WILD EYE: The Harbour
Wild Eye, the art and nature programme celebrating Scarborough’s incredible wildlife and coastal environment, is launching a unique new seaweed sculpture at Scarborough Harbour.
The sculpture – Sea Oak – designed by internationally-renowned Yorkshire based artist Paul Morrison, was selected in consultation with a local community advisory group.
It depicts Fucus Vesiculosus or Bladderwrack – an iconic seaweed species common to the UK coast.
The sculpture is inspired by the positive role seaweed plays in contributing to the health of the ocean. In particular, seaweed has the potential to play an important role in tackling climate change because it grows fast, taking up carbon and oxygenating seawater. It also functions as an important habitat for marine life.
The sculpture is made from water-jet cut, polished stainless steel which reflects the changing conditions of the sea and sky, as well as the viewer, and may also cause us to reflect upon our interdependence with nature.
In 2022 Wild Eye surveyed local residents and 95% welcomed a project linked to seaweed. Wild Eye has included members of local organisations and communities in the project’s consultation, and holds regular advisory group meetings, whose participants helped to select this latest artist and seaweed sculpture design.
The development of the seaweed sculpture has been accompanied by a series of free creative workshops for local groups, led by Scarborough-based artist Jacqui Barrowcliffe. Participants have been shown new photographic techniques, and taught how to develop seaweed sunprints whilst discussing the importance of seaweed for carbon capture and biodiversity.
A Scarborough Sixth form participant said of their session: “I enjoyed learning a new technique and art style as well as the fact that the art we made has a deeper message.”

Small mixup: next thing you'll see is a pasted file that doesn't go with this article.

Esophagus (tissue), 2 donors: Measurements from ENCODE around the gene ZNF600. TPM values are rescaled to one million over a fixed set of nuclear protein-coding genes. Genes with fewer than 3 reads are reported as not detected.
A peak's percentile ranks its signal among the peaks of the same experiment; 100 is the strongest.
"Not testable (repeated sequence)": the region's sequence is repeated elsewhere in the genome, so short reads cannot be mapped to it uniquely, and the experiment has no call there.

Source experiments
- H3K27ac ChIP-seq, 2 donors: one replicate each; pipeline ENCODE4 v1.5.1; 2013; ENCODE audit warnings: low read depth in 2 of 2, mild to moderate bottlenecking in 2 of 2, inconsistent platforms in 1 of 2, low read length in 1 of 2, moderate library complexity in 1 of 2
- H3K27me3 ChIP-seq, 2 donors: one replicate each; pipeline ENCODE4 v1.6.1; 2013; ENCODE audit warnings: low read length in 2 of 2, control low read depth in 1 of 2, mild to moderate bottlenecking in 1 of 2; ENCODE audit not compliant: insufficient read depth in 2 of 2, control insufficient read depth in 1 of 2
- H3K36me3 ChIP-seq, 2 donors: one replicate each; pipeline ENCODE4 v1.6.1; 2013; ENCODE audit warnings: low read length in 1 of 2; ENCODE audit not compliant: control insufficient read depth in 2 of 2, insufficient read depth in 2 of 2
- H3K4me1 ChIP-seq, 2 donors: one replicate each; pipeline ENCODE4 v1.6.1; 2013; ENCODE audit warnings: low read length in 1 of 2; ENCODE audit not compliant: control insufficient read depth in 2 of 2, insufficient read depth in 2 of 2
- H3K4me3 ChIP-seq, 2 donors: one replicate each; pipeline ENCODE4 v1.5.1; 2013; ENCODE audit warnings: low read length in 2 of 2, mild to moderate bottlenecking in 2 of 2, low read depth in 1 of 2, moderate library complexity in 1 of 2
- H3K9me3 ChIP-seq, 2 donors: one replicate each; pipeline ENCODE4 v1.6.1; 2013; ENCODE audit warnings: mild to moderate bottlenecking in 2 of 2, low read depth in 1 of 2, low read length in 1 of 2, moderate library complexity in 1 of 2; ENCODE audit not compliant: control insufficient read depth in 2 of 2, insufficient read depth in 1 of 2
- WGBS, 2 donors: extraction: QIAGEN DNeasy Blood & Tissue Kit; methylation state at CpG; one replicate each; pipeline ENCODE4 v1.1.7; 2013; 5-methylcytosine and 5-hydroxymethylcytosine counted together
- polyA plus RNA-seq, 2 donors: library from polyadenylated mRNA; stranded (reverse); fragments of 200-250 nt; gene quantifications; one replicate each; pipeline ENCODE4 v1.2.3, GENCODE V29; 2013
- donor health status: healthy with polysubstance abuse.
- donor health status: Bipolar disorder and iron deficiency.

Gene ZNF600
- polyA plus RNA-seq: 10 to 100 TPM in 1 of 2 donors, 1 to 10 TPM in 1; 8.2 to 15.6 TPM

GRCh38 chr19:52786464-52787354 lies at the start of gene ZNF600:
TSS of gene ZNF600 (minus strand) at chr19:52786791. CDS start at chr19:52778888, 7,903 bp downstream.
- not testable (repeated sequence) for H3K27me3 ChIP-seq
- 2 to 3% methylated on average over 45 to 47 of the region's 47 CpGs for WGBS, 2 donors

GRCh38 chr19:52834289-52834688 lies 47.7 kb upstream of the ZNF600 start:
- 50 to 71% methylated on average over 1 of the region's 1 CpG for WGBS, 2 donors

After Anna: Blueprint Impressions from Today’s Seas
33 Newborough, YO11 1NF (21 – 31 July 2023)
Scarborough Market Hall, St Helen’s Square, YO11 1EU (21 July – 31 August 2023)
After Anna: Blueprint Impressions from Today’s Seas is an exhibition of seaweed sun-prints or ‘cyanotypes’ made by the Scarborough community, presented in an empty shop space on Newborough and at Scarborough’s Market Hall.
The project took a photographic technique from the past to highlight a present day problem and asks the question: What do our seas look like now compared to the past and what can we do to help improve them for the future?
The prints were produced with Scarborough-based artist Jacqui Barrowcliffe, who hosted a series of free creative workshops for local community groups. Participants were shown new photographic techniques, and taught how to develop seaweed sun-prints or ‘cyanotypes’, whilst discussing the importance of seaweed for carbon capture and biodiversity. The participants explored combining seaweed and plastic litter collected from Scarborough beaches to create striking sun-print images, a selection of which were then shown as part of Barrowcliffe’s installation.
Groups that took part in the workshops included Scarborough Sixth Form, Scarborough Disability Action Group, Gallows Close Community Centre, Barrowcliff Primary School, and members of the public.
After Anna; Blueprint Impressions from Today’s Seas was inspired by the pioneering work of Anna Atkins, an English botanist and artist. Atkins is considered the first person to have published a book illustrated with photographic images – Photographs of British Algae: Cyanotype Impressions (1843-1853) – which used the cyanotype process. Some sources say that Atkins was the first woman to create a photograph.
This project celebrates Atkins’ work whilst reflecting on how our seas have changed in the 180 years since her book was published, with several species of seaweed now extinct and an ever increasing amount of plastic litter invading the marine ecosystem.